On October 23, HUD published a notice titled “Implementation of Section 209(b) of the Economic Growth, Regulatory Relief, and Consumer Protection Act (Economic Growth Act)” (PIH 2020-30). This notice implements an energy savings program for small, rural PHAs that was created by the Economic Growth, Regulatory Relief, and Consumer Protection Act (Economic Growth Act). The National Association of Housing and Redevelopment Officials submitted comments on implementing section 209(b). Our comments stated that this program should be distinct from Energy Performance Contracting, that the program should be easy to apply to and to administer, and that PHAs should have flexibility in how they use the savings. We are pleased that HUD closely followed many of NAHRO’s suggestions. The program—called the Small Rural Frozen Rolling Base (SR-FRB)–would allow eligible PHAs to freeze the cost of their energy consumption levels, improve their energy efficiency, and use any cost savings for any eligible public housing purpose at the PHA’s discretion. This program differs from Energy Performance Contracting (EPC) in that it is much easier to apply to and administer.

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HCV Optimization Notice Published

On October 16, HUD published a notice titled “Guidance for Running an Optimized Housing Choice Voucher Program” (PIH 2020-29). The notice warns of increasing reserves nationally and notes that an optimized Housing Choice Voucher (HCV) program maximizes the number of families served, while minimizing rent burden. The notice discusses several program tools such as the Two-Year Forecasting Tool, the Payment Standard Tool, the HCV Analysis Tool and PIC Drill-Down, and the HCV Guidebook. The notice also discusses the voucher program planning timeline and best practices to increase success rates.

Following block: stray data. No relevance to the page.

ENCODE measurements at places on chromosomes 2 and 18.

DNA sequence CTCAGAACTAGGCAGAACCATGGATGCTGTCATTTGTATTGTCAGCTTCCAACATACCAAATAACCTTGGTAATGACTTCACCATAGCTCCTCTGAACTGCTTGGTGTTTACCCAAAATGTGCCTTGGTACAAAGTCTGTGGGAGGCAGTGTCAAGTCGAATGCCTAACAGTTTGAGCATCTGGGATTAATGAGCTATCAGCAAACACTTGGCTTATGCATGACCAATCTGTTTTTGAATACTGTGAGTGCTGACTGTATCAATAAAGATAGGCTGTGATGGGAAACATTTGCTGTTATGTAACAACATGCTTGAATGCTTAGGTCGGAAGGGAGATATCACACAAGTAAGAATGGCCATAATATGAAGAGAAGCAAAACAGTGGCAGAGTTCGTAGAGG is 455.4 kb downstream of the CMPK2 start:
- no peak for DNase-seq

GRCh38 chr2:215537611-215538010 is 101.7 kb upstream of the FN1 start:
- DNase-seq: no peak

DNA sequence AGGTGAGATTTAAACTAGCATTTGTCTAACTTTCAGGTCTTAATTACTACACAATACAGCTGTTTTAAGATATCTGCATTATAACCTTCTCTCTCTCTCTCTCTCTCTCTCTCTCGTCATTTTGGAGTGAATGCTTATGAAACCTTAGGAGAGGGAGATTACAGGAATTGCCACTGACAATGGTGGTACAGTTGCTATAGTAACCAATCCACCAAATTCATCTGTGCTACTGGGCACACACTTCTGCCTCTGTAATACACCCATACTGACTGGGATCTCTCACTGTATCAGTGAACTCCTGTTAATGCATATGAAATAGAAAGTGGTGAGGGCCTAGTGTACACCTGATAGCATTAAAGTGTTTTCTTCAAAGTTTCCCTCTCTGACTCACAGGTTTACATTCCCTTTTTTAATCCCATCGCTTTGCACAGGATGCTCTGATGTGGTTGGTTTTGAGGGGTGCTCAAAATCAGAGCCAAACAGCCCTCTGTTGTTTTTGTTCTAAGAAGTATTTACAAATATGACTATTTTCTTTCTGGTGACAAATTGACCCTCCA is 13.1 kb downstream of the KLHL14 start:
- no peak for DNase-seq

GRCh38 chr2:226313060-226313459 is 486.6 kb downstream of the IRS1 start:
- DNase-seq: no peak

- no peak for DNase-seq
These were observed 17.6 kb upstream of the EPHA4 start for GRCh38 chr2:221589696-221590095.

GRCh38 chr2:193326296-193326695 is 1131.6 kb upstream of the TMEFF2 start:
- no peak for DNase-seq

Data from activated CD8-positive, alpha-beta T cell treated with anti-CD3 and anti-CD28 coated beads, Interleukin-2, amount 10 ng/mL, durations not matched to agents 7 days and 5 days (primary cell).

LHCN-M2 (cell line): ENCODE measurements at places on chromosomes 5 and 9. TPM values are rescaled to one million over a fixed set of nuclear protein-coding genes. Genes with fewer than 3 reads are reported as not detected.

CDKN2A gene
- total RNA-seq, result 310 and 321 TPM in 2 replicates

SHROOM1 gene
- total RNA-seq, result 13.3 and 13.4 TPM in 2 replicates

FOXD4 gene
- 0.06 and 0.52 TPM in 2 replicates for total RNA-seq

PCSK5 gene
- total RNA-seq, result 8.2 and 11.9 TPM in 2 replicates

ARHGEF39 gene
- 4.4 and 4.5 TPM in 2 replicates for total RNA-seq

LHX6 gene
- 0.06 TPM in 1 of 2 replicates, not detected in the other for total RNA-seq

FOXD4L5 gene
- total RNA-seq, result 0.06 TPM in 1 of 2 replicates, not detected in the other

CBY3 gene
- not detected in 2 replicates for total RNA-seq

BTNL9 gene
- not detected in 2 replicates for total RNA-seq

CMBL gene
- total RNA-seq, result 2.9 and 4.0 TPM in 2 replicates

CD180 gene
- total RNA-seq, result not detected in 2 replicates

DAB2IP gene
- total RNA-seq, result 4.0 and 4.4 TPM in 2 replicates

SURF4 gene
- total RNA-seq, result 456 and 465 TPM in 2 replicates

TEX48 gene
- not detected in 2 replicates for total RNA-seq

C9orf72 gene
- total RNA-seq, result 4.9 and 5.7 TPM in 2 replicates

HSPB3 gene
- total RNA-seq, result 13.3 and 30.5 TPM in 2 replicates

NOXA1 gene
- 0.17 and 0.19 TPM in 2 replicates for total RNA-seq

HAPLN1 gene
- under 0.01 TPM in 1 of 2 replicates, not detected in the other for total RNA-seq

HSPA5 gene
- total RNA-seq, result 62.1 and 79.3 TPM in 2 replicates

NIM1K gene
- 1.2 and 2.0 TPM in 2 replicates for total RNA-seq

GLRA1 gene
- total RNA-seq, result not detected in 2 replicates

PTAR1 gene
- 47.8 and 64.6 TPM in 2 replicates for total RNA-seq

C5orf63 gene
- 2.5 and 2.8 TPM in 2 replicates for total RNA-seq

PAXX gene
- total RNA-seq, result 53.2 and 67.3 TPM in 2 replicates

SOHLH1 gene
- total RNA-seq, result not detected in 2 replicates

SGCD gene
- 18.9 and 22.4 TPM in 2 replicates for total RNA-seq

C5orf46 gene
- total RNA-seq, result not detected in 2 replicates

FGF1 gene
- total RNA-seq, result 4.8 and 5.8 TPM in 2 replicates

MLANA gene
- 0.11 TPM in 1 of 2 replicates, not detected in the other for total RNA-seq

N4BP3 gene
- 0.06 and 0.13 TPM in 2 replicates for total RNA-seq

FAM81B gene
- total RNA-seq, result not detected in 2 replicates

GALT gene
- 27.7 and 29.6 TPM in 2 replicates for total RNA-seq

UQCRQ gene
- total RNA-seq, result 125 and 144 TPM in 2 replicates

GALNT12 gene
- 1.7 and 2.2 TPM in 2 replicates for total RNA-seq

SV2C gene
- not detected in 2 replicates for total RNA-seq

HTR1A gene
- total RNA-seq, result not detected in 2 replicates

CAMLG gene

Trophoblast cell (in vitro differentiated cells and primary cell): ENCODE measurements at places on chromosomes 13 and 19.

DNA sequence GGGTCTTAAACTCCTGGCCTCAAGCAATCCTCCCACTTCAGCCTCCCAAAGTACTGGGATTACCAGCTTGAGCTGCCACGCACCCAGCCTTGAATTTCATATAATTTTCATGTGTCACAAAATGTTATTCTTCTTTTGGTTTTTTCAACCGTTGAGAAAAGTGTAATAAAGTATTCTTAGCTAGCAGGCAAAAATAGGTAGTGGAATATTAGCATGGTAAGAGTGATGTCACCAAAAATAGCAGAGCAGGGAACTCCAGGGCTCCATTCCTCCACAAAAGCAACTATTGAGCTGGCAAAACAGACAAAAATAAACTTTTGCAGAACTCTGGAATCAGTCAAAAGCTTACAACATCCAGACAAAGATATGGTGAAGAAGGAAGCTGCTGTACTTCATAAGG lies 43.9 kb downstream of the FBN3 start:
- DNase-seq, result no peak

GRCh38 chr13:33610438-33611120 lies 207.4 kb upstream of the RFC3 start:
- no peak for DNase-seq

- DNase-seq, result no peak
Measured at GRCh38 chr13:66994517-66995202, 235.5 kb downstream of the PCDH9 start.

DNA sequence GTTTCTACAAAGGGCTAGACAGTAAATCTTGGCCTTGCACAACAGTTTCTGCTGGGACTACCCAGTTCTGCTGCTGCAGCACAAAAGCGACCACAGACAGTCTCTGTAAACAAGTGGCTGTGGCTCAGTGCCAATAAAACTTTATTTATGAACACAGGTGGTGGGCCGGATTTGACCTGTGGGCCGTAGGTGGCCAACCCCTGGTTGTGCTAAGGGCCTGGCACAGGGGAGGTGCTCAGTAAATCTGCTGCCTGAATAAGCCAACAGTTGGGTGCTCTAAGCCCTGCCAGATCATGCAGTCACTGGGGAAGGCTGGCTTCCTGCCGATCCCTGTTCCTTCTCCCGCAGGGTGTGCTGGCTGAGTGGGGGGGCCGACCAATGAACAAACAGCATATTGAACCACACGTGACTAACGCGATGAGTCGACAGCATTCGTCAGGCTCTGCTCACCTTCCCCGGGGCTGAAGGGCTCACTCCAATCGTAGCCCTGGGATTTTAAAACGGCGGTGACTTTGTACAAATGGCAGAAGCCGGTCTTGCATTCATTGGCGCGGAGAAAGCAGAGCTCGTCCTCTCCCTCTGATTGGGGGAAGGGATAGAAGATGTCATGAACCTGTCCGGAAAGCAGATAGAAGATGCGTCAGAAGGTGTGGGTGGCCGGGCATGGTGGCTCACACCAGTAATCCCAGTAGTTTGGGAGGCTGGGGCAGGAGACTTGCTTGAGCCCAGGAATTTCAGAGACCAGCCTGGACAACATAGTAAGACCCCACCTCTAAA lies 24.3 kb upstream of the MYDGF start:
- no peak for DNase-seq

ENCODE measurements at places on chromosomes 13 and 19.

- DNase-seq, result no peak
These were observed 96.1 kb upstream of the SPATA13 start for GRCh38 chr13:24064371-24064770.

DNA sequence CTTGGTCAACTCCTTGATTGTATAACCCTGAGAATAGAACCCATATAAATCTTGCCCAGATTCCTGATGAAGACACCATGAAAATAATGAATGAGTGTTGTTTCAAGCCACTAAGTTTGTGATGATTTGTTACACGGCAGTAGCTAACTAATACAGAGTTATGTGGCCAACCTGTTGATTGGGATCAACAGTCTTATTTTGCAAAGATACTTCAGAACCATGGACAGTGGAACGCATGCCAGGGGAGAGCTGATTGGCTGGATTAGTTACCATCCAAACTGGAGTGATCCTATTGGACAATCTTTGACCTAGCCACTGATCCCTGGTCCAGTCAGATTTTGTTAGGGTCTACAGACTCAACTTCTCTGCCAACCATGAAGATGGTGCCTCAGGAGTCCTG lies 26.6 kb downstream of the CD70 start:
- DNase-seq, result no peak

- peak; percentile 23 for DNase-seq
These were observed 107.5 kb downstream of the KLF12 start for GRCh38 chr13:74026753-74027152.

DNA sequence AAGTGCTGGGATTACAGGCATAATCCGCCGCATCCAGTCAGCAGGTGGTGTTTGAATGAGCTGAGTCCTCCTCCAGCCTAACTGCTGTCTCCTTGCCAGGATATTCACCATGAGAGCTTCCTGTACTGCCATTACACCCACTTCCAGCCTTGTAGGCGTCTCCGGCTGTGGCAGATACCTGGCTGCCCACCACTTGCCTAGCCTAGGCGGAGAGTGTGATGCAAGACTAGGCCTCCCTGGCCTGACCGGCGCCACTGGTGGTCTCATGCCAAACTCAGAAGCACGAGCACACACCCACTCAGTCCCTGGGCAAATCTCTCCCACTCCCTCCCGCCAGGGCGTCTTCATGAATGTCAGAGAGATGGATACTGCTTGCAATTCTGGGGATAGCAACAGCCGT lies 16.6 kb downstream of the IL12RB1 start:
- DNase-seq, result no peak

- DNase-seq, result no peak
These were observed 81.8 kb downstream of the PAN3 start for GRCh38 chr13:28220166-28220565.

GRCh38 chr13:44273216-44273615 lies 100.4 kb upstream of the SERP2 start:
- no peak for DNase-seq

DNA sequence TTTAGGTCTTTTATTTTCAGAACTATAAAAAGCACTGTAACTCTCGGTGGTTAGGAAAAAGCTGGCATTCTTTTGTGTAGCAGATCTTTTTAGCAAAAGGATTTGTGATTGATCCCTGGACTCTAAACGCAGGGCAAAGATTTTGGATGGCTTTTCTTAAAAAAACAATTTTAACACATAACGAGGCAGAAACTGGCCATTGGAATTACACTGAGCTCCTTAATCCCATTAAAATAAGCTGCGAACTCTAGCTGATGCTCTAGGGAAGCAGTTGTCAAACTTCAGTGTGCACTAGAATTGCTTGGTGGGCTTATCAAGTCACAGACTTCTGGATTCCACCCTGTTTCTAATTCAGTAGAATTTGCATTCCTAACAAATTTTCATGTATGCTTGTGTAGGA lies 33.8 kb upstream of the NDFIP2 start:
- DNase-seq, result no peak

The full notice can be found here.

HUD Publishes HOTMA PBV Rule

The Department of Housing and Urban Development (HUD) published a rule titled “Housing Opportunity Through Modernization Act of 2016—Housing Choice Voucher (HCV) and Project-Based Voucher Implementation; Additional Streamlining Changes.” This rule does four things. First, it changes regulatory code to implement Housing Opportunity Through Modernization Act of 2016 (HOTMA) provisions that were previously implemented via notice. Second, it proposes to implement additional provisions of HOTMA that have not yet been implemented. Third, it proposes several regulatory changes unrelated to HOTMA. Fourth, the rule proposes removing “obsolete regulatory provisions.” Comments for these proposed changes are due December 7, 2020.

There are several new HOTMA-related topics and non-HOTMA-related topics that this proposed rule is seeking to implement. Among the new HOTMA-related topics that this rule will implement include enforcement of housing quality standards, manufactured home space rental, entering into a project-based voucher (PBV) housing assistance payment (HAP) contract without an agreement to enter a HAP (AHAP) contract, providing rent adjustments using an operating cost adjustment fact (OCAF), owner-maintained site-based waiting lists, and environmental requirements for existing housing. Among the non-HOTMA-related topics touched by this rule are changes that HUD characterizes as clarifying and simplifying the program rules.

Staff at NAHRO are still in the process of reading through the proposed rule. Additional information will be forthcoming.

The rule can be found here.